Monday 22 January 2018

Hospitals facing shortage of agency nurses despite spending €80m on them in 2016

INMO chief Liam Doran. Photo: Caroline Quinn
INMO chief Liam Doran. Photo: Caroline Quinn
Eilish O'Regan

Eilish O'Regan

Hospitals that rely heavily on agency nurses to maintain services in the absence of permanent staff are discovering these are also in short supply.

Liam Doran, head of the Irish Nurses and Midwives Organisation (INMO), said that agencies only had enough nurses to supply around 60pc to 70pc of the numbers demanded. This is despite the fact hospitals spent €80m on their services last year.

The shortage was particularly felt outside of Dublin, he said.

Mr Doran was speaking ahead of a union executive meeting due to take place next Monday, which will decide whether to give notice of industrial action. This could see a work-to-rule imposed by nurses at the end of February, escalating to one-day work stoppages.

The union reported "no progress" following talks with the HSE and the Department of Health.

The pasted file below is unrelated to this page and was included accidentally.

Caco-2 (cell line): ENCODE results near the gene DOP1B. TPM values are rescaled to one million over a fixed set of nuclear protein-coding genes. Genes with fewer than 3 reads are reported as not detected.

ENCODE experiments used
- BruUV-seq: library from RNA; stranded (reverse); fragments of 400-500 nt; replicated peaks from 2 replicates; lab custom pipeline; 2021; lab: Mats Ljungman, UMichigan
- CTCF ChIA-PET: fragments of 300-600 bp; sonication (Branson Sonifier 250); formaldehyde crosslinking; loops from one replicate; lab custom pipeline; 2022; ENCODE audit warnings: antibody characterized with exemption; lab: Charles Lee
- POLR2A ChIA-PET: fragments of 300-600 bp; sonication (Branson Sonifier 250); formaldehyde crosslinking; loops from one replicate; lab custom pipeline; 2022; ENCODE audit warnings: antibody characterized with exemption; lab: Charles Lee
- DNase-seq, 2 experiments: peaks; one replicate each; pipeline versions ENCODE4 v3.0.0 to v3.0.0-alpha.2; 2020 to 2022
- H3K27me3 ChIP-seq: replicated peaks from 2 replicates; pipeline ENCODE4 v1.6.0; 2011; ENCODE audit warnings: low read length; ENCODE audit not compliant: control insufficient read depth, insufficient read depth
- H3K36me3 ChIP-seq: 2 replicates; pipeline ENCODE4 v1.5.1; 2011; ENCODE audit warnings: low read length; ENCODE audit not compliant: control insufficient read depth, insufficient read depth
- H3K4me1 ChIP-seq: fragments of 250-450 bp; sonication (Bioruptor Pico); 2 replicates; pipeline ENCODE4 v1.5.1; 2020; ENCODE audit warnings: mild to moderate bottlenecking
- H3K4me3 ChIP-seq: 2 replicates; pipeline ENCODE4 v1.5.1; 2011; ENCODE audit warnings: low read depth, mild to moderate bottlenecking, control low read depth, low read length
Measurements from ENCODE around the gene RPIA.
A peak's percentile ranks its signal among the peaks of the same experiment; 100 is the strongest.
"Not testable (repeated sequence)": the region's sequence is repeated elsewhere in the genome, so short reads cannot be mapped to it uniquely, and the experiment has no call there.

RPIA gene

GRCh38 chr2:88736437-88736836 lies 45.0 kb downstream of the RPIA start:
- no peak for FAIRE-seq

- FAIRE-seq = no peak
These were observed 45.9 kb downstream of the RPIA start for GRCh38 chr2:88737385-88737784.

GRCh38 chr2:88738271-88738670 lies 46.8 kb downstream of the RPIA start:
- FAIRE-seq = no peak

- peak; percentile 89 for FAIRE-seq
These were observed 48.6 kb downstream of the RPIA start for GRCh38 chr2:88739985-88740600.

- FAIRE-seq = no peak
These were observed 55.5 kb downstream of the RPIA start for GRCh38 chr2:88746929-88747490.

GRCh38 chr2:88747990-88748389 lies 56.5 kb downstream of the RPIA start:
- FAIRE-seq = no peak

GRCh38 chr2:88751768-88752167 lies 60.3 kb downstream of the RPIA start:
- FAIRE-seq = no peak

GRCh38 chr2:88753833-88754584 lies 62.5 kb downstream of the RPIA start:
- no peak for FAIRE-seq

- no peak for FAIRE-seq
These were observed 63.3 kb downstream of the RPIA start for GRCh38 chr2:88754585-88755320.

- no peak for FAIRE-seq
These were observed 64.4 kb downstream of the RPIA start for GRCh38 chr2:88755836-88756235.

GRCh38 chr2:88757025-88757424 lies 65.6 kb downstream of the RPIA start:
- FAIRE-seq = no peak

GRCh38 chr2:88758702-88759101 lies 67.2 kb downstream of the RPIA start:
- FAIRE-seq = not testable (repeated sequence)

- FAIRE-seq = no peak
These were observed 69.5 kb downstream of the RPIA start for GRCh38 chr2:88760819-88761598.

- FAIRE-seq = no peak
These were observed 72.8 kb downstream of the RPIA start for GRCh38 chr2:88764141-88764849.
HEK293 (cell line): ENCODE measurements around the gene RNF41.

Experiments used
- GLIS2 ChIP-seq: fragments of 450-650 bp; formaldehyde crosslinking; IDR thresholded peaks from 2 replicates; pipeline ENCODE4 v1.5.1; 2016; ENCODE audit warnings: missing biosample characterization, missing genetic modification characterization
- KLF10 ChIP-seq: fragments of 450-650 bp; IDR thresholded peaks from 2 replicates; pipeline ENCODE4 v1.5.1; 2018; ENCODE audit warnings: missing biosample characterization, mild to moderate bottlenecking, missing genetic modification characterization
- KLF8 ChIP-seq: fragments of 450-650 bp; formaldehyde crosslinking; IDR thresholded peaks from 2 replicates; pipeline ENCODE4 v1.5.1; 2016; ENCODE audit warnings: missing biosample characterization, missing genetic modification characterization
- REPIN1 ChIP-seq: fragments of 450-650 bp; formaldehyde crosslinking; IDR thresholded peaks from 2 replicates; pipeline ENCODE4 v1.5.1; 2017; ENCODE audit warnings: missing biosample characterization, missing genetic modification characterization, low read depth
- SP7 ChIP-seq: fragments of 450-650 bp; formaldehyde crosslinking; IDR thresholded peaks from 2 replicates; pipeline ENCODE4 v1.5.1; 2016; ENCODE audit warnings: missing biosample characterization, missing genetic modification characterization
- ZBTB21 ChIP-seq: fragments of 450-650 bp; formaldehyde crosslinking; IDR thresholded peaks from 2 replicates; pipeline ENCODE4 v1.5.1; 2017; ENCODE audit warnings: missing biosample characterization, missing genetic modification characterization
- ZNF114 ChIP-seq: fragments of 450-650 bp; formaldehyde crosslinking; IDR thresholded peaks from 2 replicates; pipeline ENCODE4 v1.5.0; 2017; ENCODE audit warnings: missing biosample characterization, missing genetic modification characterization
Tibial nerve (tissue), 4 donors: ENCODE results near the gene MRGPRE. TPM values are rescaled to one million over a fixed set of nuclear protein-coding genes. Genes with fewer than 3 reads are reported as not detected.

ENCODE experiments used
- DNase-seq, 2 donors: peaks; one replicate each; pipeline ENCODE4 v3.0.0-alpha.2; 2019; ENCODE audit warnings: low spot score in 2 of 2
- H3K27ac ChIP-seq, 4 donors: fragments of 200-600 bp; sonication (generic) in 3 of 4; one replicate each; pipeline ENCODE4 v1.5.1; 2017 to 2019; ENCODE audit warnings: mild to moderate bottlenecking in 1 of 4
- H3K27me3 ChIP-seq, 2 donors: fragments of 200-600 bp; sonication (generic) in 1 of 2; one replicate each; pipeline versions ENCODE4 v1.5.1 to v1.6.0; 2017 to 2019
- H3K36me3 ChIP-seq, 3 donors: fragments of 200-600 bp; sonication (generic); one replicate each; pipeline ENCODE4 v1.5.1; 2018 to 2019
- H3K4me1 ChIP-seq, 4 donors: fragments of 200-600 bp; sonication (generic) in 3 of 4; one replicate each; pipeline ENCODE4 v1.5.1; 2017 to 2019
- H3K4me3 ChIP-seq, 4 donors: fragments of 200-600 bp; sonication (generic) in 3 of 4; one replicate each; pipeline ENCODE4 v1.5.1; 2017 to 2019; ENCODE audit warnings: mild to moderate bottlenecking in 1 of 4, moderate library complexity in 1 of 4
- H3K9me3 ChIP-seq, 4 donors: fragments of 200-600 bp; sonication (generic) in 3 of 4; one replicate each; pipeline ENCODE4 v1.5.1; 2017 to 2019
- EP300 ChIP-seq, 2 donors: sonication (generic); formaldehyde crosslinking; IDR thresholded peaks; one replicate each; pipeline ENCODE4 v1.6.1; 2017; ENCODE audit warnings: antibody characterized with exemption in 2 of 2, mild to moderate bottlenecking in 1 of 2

No new talks at the Workplace Relations Commission are planned.

A spokeswoman for the HSE said yesterday it was "continuing to engage with the INMO in an effort to resolve any outstanding issues".

Speaking at the special session of the Oireachtas health committee on the trolley crisis, Mr Doran said the conditions in which many nurses worked at emergency departments were a disgrace.

Read More: Threat of nursing strikes grows after talks break up

The emergency unit in University Hospital Limerick was no more than "a walk-in wardrobe".

There were 493 patients on trolleys yesterday morning, with nearly 50 waiting for a bed for more than 24 hours.

Liam Woods, director of acute hospitals, told the committee that lack of staff was one of the reasons why 150 hospital beds and 190 community beds were closed.

A lack of nurses was also hampering efforts to open up surge-capacity beds in some hospitals to deal with a spike in overcrowding, he said.

Irish Independent

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